Super typhoon takes aim at Japan with life-threatening flooding, damaging winds

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The western Pacific continues its streak of producing monster cyclones with the latest having its sights set on Japan.

Super Typhoon Nanmadol had sustained winds of around 150 mph and forecasters warned the cyclone would likely stay strong enough through landfall to produce major impacts for many of the Japanese islands.

Landfall is expected to occur over the weekend, but the storm system is forecast to linger over the country through at least Tuesday while producing damaging winds.

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The forecast cone is similar but much further north than Super Typhoon Hinnamnor that impacted the region earlier this month.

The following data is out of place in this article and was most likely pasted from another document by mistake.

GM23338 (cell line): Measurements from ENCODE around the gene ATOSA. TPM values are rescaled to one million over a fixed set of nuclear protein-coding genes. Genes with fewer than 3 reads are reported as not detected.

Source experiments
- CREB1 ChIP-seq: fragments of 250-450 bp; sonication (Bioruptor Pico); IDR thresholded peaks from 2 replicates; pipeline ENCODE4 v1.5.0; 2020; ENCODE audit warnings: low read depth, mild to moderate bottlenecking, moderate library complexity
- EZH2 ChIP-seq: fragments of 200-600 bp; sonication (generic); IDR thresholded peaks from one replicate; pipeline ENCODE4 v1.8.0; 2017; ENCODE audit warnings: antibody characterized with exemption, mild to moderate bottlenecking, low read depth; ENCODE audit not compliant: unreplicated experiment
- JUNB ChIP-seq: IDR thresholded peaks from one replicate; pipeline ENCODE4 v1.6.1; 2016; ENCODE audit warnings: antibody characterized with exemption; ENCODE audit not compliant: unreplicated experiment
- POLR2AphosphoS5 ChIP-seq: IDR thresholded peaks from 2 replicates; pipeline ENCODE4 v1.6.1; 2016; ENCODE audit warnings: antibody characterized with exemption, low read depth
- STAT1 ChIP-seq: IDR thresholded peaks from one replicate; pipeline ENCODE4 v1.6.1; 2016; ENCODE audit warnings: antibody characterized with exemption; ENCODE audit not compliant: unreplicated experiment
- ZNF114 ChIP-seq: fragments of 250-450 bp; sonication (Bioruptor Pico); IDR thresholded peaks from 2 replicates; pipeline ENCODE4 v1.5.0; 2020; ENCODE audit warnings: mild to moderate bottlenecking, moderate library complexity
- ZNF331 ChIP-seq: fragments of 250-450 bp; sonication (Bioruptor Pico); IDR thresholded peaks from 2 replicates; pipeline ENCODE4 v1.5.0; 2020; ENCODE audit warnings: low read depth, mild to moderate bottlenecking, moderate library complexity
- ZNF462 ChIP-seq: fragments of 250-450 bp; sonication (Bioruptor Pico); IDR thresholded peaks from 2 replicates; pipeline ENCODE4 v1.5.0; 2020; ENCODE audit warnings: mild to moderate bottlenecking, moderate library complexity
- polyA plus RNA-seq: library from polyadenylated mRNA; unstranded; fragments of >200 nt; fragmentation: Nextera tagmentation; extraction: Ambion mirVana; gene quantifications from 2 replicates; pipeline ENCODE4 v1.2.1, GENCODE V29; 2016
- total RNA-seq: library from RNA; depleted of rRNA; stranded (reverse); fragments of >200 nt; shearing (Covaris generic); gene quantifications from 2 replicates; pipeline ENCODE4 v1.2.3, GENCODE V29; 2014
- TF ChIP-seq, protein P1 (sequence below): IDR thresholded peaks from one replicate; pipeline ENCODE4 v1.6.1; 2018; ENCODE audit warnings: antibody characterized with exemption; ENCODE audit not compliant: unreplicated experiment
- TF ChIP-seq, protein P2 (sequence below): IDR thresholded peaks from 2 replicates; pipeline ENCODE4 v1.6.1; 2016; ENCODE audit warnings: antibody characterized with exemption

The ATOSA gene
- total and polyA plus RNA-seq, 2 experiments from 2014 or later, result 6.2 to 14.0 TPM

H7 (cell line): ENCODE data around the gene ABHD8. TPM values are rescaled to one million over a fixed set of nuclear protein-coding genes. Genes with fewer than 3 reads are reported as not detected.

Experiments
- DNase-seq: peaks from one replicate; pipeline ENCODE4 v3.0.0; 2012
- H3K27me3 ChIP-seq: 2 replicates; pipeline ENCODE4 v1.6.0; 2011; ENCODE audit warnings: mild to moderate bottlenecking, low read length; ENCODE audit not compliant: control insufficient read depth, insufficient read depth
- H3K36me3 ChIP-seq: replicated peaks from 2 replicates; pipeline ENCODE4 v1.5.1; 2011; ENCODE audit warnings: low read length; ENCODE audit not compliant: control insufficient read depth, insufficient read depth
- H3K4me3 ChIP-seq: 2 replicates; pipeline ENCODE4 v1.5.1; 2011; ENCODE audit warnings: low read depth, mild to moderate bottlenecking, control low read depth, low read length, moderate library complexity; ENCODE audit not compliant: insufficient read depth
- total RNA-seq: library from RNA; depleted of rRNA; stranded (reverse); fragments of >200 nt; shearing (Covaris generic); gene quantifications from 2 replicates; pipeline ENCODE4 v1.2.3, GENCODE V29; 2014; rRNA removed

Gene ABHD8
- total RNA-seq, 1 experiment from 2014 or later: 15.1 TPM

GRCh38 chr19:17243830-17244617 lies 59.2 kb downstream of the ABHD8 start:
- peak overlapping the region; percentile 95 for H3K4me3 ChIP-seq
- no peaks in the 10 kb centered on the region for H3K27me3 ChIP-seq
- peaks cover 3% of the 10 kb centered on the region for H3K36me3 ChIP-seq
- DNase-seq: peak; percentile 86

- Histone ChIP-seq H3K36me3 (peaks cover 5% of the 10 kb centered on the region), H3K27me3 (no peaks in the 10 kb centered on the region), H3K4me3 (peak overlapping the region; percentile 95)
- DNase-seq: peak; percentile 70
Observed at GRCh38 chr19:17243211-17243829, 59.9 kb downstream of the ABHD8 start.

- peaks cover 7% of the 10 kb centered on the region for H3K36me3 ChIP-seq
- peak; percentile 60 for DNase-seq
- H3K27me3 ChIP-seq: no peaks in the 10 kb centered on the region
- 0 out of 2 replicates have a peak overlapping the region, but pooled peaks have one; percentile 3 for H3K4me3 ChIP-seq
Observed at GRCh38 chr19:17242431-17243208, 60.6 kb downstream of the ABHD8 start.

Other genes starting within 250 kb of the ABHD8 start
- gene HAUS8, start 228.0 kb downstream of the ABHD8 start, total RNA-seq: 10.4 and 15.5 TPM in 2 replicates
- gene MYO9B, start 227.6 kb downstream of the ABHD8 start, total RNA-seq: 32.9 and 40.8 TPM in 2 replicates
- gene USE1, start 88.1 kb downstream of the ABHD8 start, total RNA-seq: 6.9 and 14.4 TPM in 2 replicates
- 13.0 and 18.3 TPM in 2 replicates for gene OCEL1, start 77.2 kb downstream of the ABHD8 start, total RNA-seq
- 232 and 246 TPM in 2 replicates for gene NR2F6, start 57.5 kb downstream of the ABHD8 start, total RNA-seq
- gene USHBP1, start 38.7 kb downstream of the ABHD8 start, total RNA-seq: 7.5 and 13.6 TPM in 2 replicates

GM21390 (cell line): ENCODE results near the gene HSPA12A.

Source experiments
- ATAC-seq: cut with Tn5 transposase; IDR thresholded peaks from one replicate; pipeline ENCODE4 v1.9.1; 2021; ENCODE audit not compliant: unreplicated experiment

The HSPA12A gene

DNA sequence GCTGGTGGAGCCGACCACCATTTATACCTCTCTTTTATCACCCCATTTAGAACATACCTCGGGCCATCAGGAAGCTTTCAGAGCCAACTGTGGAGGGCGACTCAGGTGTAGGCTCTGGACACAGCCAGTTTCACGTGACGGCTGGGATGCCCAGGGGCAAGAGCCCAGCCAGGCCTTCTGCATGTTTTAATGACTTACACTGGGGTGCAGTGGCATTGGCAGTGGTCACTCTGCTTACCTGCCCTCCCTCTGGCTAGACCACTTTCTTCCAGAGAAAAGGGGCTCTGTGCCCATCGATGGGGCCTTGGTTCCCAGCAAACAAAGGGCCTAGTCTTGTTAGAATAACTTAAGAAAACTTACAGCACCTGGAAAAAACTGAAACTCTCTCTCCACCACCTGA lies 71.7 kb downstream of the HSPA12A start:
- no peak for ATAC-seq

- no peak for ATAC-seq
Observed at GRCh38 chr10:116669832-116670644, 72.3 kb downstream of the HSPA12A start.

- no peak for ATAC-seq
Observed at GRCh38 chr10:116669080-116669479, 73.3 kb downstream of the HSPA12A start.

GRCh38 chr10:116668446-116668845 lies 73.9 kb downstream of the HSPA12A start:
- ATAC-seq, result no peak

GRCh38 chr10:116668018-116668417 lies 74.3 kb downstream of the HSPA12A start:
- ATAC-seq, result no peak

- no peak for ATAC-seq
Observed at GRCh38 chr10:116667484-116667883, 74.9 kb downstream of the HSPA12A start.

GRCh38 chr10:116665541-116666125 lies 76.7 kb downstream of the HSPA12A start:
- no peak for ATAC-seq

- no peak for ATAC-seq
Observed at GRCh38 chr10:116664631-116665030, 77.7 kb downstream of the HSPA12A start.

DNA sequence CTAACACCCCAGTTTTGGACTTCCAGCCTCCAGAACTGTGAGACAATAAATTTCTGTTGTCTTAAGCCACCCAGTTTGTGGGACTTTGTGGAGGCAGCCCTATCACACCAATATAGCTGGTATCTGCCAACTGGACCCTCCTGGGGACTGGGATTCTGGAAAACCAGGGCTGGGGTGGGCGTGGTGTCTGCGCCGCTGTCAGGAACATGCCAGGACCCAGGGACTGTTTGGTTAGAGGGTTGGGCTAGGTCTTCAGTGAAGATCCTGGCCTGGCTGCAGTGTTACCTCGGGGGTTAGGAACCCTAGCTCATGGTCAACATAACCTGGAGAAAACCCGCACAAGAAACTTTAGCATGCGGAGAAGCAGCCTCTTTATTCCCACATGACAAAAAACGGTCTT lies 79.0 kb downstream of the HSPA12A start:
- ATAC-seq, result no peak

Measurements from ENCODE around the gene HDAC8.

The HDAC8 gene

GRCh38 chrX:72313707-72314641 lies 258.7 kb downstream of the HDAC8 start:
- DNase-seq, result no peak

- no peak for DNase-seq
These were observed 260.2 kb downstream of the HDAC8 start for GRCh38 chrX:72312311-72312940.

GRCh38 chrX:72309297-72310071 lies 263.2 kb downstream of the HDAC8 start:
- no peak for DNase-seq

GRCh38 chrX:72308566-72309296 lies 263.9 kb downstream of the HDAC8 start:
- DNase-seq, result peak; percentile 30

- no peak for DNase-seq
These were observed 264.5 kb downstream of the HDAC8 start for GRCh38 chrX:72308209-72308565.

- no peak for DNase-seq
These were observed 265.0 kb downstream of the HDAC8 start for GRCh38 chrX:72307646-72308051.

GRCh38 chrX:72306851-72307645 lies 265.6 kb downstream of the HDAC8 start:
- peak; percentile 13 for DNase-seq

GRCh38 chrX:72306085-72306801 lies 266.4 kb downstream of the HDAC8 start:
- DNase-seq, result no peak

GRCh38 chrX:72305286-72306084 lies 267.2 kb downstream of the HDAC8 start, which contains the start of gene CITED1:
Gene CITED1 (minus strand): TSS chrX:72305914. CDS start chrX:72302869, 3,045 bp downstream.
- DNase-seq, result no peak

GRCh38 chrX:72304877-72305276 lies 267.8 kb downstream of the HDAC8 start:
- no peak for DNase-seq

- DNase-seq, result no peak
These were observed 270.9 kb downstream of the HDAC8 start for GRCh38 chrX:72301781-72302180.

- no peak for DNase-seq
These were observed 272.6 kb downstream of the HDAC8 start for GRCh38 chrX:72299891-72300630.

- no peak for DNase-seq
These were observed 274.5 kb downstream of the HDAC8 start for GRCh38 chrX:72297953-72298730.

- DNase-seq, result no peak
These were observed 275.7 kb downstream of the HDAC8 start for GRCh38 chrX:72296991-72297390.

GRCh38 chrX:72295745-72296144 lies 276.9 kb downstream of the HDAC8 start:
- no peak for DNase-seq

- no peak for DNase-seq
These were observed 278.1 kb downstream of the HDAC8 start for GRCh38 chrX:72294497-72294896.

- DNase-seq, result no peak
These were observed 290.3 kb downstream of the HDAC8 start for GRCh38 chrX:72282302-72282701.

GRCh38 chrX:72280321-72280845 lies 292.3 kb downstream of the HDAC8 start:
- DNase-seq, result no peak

Japan’s metrological agency warned of strong winds, high waves, high tides, landslides and flooding of low-lying areas for millions of residents.

The Joint Typhoon Warning Center said cooler waters, upper levels winds and land interaction will lead to the slow deterioration of the system after landfall.

The JTWC considers any tropical cyclone with winds of at least 150 mph a “Super Typhoon.”

Forecast models show future remnants of Nanmadol will get caught up in the northern jet stream and could provide additional rainfall to Alaska by the end of the upcoming workweek.

Due to the system making landfall in Asia, the remnants aren’t expected to be as severe for the Last Frontier as what as was produced by former Typhoon Merbok.

The remnants created hurricane-fore winds and seas that topped 50 feet along the Bering Sea.


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Andrew Wulfeck

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